“I don't get to see a whole lot of games. I don't get to see a whole lot of things, but from fourth grade I would send somebody over to film so I could at least help out, watch, give them some pointers when they wanted them. But it’s an exciting time for me, too, because I become who I am through playing high school football. I’m excited for him to get this opportunity.”

O’Rourke: What do you do when you have family time? You’re been getting immersed, haven’t you?

LF: “We have. My sister-in-law is down here.  We actually didn’t realize that [our kids] are going to the same school that she went to, that my brother and her got married in the same church that we go to (St. Gertrude).

“With six kids and a large family, you find a lot of things that the family can do together whether it's the Catholic festivals, Kings Island … the things our community has to provide give us a lot of options.”

8. It takes a lot of sacrifice to be a head coach, especially when you have family, so you've got to have a pretty good partner, right?

LF: "You can't be really good at what you do and have a really good home as well if you aren't all in and everyone’s not fully invested in what it is.  It’s a great thing. We knew that when we got married. We sat and talked about it. We actually made some pacts and I said, 'I promise you I’m not going to run ourselves and our family around the country chasing titles and money and different things.'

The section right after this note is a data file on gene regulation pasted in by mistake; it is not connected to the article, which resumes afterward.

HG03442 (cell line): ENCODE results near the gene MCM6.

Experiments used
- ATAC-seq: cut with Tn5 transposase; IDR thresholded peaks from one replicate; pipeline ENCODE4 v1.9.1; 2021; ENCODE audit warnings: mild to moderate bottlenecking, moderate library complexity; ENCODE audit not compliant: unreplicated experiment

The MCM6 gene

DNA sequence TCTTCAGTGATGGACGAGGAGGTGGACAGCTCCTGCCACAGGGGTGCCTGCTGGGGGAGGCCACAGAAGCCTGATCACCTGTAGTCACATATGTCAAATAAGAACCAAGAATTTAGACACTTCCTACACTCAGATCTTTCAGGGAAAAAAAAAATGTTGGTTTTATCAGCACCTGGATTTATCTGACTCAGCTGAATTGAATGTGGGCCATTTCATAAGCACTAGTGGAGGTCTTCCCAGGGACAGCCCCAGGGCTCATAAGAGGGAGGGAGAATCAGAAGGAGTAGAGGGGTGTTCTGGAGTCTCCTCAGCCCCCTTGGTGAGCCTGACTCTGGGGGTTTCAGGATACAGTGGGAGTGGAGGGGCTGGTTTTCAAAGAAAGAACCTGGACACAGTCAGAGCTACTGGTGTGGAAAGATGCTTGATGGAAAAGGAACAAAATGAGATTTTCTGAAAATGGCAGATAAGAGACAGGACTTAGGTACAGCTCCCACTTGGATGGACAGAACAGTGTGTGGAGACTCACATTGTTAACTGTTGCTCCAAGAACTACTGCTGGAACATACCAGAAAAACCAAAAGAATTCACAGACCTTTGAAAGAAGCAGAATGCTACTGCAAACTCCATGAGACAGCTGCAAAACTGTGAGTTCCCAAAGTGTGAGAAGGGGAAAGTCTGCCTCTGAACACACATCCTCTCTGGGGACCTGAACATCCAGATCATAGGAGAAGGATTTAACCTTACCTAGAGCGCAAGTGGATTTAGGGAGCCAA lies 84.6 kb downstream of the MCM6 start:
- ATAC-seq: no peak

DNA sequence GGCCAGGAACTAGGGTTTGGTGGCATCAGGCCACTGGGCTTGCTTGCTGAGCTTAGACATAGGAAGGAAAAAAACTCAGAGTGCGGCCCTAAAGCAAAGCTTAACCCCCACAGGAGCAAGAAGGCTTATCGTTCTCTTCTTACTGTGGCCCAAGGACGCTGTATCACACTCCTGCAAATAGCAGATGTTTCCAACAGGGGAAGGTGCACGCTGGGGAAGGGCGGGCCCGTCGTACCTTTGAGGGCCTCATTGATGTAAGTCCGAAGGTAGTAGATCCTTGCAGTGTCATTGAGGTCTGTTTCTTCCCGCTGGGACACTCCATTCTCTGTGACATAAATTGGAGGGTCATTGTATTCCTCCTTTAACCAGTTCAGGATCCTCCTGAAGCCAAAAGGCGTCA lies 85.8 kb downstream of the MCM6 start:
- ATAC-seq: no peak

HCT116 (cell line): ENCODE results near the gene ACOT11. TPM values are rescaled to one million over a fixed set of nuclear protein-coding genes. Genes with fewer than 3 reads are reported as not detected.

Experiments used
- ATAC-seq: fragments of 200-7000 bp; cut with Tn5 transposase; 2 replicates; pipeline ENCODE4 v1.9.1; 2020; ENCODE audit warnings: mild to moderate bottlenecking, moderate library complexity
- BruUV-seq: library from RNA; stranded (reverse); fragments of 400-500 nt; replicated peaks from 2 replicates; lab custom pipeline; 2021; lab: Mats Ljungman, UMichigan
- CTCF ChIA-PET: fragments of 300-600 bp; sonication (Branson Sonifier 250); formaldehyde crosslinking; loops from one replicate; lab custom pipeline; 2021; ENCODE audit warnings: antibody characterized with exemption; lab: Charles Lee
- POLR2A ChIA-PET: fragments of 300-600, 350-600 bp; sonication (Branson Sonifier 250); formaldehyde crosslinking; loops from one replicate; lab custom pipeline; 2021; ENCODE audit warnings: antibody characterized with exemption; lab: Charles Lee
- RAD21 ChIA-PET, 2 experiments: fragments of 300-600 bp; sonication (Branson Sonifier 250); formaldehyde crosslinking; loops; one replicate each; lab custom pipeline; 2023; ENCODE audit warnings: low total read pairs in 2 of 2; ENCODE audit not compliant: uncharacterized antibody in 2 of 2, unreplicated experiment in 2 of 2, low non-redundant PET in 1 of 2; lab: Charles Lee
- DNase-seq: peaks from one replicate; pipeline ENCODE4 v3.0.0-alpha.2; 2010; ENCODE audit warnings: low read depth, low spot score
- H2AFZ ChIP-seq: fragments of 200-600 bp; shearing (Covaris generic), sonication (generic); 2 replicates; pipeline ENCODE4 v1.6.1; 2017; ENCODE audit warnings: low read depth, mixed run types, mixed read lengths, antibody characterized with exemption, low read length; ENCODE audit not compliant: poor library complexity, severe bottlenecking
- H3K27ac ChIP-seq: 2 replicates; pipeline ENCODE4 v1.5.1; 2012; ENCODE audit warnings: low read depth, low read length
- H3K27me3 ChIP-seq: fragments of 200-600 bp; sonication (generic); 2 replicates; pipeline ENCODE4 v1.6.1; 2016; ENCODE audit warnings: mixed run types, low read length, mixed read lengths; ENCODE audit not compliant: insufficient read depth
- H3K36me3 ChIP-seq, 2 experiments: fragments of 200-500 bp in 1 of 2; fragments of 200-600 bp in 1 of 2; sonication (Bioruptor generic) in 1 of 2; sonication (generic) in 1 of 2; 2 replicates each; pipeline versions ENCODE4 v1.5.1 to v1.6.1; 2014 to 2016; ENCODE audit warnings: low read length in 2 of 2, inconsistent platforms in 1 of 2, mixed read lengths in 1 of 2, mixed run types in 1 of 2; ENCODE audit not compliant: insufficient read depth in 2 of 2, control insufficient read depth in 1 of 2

“My wife’s father was a dairy farmer. He worked 365 days a year. It didn’t matter if it was Christmas. And I said, '[Coaching] is kind of the same way.' The reality is, anything you care about that much is worth working for. It becomes a way of life and your family understands it.

“They know it’s not about quantity of time, it’s about quality of time.  As I mature - and I'm not mature yet - probably the thing I’m trying to learn to do is when I go home to be home and to leave some of these things here. Because [his wife and kids] don’t deserve the things that went on all day for me or what I’m worried about from 18- to 22 year-olds, they deserve a dad and a husband.”

9.  What will define success for you in this first season?

LF: "That's hard. That’s one of those things I kinda keep to myself.

“You like to say it’s about the product we put on the field and I don’t mean just wins and losses, but truly seeing a team play together.

“I don't care if it's the first year or the 10th year, I'm never going to be satisfied or feel good about it if we’re not playing for championships.”